UK government confirms delay in operation of smart metering infrastructure

Out-Law News | 17 Aug 2016 | 3:32 pm | 1 min. read

The UK government has confirmed that the communications infrastructure behind its plans for nation-wide energy smart metering will not become operational until next month, marking a delay in the project.

The Data and Communications Company, responsible for operating a data and communications hub at the heart of the smart metering system, has finished designing and building the communications infrastructure but testing of the systems is ongoing, the Department for Business, Energy and Industrial Strategy (BEIS) said.

The infrastructure had been expected to go live on Wednesday, according to a report by the BBC. BEIS confirmed that the system is now expected to be operational at the end of September. It said the delay will not hold up plans to install smart meters in homes and businesses across the UK by the end of 2020.

According to the latest government statistics, there are over 3.6 million smart and advanced meters operating in homes and businesses in Great Britain.

A BEIS spokesperson said: "The roll-out of smart meters is the one of the most significant upgrades to Britain’s energy infrastructure making it fit for 21st century life. The new infrastructure is planned to go live at the end of September, it is currently being tested to deliver a long-lasting, world class system to bill payers. In the meantime energy suppliers continue to drive forward the programme, rolling out more than 3.6 million smart meters to homes and business across the country."

Energy expert Nick Shenken of Pinsent Masons, the law firm behind Out-Law.com, said that it the delay in the operation of the DCC's communications infrastructure is "likely to be met with industry frustration". He said it is important that "the delay isn’t allowed to drift further".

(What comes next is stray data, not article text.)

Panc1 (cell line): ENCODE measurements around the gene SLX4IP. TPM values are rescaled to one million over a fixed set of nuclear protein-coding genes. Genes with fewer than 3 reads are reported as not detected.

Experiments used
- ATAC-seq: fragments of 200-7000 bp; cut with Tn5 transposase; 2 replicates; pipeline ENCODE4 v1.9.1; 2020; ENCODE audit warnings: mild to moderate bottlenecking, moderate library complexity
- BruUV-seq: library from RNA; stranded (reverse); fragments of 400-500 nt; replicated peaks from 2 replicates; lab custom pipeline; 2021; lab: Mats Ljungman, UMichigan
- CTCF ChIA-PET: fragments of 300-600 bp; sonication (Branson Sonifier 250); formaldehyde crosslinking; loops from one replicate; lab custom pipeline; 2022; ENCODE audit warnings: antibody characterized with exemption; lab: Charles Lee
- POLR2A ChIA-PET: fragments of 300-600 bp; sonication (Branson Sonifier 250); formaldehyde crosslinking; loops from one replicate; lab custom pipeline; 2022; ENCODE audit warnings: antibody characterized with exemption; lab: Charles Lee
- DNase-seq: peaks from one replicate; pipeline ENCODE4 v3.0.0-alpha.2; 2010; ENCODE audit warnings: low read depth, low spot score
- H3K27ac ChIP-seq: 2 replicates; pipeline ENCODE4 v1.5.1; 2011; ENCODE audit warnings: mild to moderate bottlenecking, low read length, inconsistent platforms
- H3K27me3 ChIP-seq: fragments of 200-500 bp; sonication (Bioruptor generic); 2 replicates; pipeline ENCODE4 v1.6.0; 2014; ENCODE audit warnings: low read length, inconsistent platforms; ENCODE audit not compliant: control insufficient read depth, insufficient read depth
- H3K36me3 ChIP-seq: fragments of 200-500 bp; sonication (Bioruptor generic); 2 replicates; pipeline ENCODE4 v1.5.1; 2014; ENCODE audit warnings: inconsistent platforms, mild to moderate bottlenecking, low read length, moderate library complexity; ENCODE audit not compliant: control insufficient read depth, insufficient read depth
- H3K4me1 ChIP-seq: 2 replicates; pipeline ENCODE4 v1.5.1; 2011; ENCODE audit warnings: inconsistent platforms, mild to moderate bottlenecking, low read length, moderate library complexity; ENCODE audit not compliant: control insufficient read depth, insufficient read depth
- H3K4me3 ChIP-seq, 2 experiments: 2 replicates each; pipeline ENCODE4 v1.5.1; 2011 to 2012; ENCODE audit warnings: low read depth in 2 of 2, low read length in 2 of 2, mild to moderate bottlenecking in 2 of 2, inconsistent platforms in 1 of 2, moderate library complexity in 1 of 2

"This isn’t just about rollout targets being achieved, it’s about consumers having the benefit of the associated technology as quickly as possible," Shenken said. "Those benefits might be as simple as ensuring they don’t have estimated bills going forward, but it’s equally important for future benefits which will be realised as we move towards concepts such as time-of-use tariffs."

"We are currently developing a number of solutions with clients related to high volume deployment of decentralised energy generation infrastructure coupled with battery storage propositions. Consumer benefits from such solutions will be enhanced even further with the benefits of smart meters so it’s to be hoped that there is no further delay in providing the underlying infrastructure allowing smart meters to offer the kind of advantages which have been advertised by government," he said.